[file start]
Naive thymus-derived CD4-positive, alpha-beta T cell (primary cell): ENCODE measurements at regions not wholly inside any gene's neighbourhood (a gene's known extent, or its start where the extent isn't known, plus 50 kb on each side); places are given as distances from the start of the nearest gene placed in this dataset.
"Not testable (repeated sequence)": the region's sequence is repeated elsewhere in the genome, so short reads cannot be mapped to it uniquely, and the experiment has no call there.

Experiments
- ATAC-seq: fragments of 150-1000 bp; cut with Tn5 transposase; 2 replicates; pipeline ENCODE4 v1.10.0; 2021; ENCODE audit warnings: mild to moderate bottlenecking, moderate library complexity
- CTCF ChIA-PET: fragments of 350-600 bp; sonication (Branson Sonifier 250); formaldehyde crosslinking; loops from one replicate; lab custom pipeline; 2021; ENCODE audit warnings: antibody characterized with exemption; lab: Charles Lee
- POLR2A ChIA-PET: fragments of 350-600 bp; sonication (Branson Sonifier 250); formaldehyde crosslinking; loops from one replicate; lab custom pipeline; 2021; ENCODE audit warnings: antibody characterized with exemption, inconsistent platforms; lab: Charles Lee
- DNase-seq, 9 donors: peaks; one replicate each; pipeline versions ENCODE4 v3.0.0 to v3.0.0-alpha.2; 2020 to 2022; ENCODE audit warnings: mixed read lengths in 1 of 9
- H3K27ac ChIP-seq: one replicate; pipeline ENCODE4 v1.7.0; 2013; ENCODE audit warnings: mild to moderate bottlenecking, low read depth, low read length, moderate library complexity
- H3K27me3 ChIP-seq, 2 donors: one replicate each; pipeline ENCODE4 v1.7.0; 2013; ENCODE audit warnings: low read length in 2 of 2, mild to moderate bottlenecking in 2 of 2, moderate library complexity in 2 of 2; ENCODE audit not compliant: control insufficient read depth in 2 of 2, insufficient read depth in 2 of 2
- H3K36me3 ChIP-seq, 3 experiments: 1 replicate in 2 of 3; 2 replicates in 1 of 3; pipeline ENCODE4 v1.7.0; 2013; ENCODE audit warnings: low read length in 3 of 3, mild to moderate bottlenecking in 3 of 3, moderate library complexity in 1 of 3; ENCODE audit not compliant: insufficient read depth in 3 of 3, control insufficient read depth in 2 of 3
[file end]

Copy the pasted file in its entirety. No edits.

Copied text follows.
Naive thymus-derived CD4-positive, alpha-beta T cell (primary cell): ENCODE measurements at regions not wholly inside any gene's neighbourhood (a gene's known extent, or its start where the extent isn't known, plus 50 kb on each side); places are given as distances from the start of the nearest gene placed in this dataset.
"Not testable (repeated sequence)": the region's sequence is repeated elsewhere in the genome, so short reads cannot be mapped to it uniquely, and the experiment has no call there.

Experiments
- ATAC-seq: fragments of 150-1000 bp; cut with Tn5 transposase; 2 replicates; pipeline ENCODE4 v1.10.0; 2021; ENCODE audit warnings: mild to moderate bottlenecking, moderate library complexity
- CTCF ChIA-PET: fragments of 350-600 bp; sonication (Branson Sonifier 250); formaldehyde crosslinking; loops from one replicate; lab custom pipeline; 2021; ENCODE audit warnings: antibody characterized with exemption; lab: Charles Lee
- POLR2A ChIA-PET: fragments of 350-600 bp; sonication (Branson Sonifier 250); formaldehyde crosslinking; loops from one replicate; lab custom pipeline; 2021; ENCODE audit warnings: antibody characterized with exemption, inconsistent platforms; lab: Charles Lee
- DNase-seq, 9 donors: peaks; one replicate each; pipeline versions ENCODE4 v3.0.0 to v3.0.0-alpha.2; 2020 to 2022; ENCODE audit warnings: mixed read lengths in 1 of 9
- H3K27ac ChIP-seq: one replicate; pipeline ENCODE4 v1.7.0; 2013; ENCODE audit warnings: mild to moderate bottlenecking, low read depth, low read length, moderate library complexity
- H3K27me3 ChIP-seq, 2 donors: one replicate each; pipeline ENCODE4 v1.7.0; 2013; ENCODE audit warnings: low read length in 2 of 2, mild to moderate bottlenecking in 2 of 2, moderate library complexity in 2 of 2; ENCODE audit not compliant: control insufficient read depth in 2 of 2, insufficient read depth in 2 of 2
- H3K36me3 ChIP-seq, 3 experiments: 1 replicate in 2 of 3; 2 replicates in 1 of 3; pipeline ENCODE4 v1.7.0; 2013; ENCODE audit warnings: low read length in 3 of 3, mild to moderate bottlenecking in 3 of 3, moderate library complexity in 1 of 3; ENCODE audit not compliant: insufficient read depth in 3 of 3, control insufficient read depth in 2 of 3